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A work made of glass, blown technique.
CC0 Public Domain Designation

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  • A work made of glass, blown technique.


4th-5th century


Late Roman or Byzantine; Eastern Mediterranean

About this artwork

Glass vessels were part of the luxurious domestic decoration displayed in wealthy households in both urban villas and rural estates in the later Roman and early Byzantine eras (about 300–725). Glass vessels were used for a variety of purposes, including cosmetic containers. In the kitchen and for dining, pitchers served water and wine, and small cups were used for drinking. Glass was also used for lamps to light the home.

Byzantine glassmakers refined the techniques they inherited from their Roman predecessors, creating objects with increasingly elaborate forms and complex decorative elements to flaunt their skills. Cosmetic containers were often adorned with fine strands (trails) of glass that required a steady hand and rapid execution, while other vessels look quite complex yet were easily made. Glass continued to be used in objects of personal adornment such as jewelry, both as a material in its own right and to imitate precious stones, offering more affordable options for what was in fashion.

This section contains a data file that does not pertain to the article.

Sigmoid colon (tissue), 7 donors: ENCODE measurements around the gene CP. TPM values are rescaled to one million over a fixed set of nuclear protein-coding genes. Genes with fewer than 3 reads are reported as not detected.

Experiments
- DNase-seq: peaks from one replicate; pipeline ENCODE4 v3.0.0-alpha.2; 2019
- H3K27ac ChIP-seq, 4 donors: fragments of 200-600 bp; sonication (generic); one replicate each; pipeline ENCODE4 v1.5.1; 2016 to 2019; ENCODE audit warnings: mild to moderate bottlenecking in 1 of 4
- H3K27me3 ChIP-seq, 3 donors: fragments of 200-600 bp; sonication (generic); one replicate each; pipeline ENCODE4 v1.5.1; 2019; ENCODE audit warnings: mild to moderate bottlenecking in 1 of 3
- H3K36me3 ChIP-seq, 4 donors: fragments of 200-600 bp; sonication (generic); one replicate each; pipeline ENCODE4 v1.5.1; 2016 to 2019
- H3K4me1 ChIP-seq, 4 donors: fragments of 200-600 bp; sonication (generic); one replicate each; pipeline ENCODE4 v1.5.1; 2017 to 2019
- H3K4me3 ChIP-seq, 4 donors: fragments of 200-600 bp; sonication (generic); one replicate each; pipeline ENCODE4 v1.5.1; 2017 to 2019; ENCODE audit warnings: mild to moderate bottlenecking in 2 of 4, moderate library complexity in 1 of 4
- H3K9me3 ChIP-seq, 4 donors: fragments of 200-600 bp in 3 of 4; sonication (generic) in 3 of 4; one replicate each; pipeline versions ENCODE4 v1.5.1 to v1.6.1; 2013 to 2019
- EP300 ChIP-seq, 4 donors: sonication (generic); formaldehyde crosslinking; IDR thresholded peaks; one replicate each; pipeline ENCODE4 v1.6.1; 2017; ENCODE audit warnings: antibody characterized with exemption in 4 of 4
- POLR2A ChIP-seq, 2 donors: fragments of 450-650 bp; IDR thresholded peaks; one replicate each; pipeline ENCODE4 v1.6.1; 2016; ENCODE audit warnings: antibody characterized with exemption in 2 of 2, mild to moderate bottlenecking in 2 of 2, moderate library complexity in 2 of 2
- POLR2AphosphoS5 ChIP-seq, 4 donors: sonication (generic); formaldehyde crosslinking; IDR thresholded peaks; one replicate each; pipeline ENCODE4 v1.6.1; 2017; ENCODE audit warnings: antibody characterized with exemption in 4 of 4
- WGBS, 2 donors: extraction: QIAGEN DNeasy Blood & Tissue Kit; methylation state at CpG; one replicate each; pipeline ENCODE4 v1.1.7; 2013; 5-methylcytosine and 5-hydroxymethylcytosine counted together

Currently Off View


Arts of the Ancient Mediterranean and Byzantium






Syria (Object made in)

Date  Dates are not always precisely known, but the Art Institute strives to present this information as consistently and legibly as possible. Dates may be represented as a range that spans decades, centuries, dynasties, or periods and may include qualifiers such as c. (circa) or BCE.

301 CE–500 CE


Glass, blown technique


7.5 × 16.4 × 16.4 cm (3 × 6 1/2 × 6 1/2 in.)

Credit Line

Gift of Theodore W. and Frances S. Robinson

Reference Number


IIIF Manifest  The International Image Interoperability Framework (IIIF) represents a set of open standards that enables rich access to digital media from libraries, archives, museums, and other cultural institutions around the world.

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Extended information about this artwork

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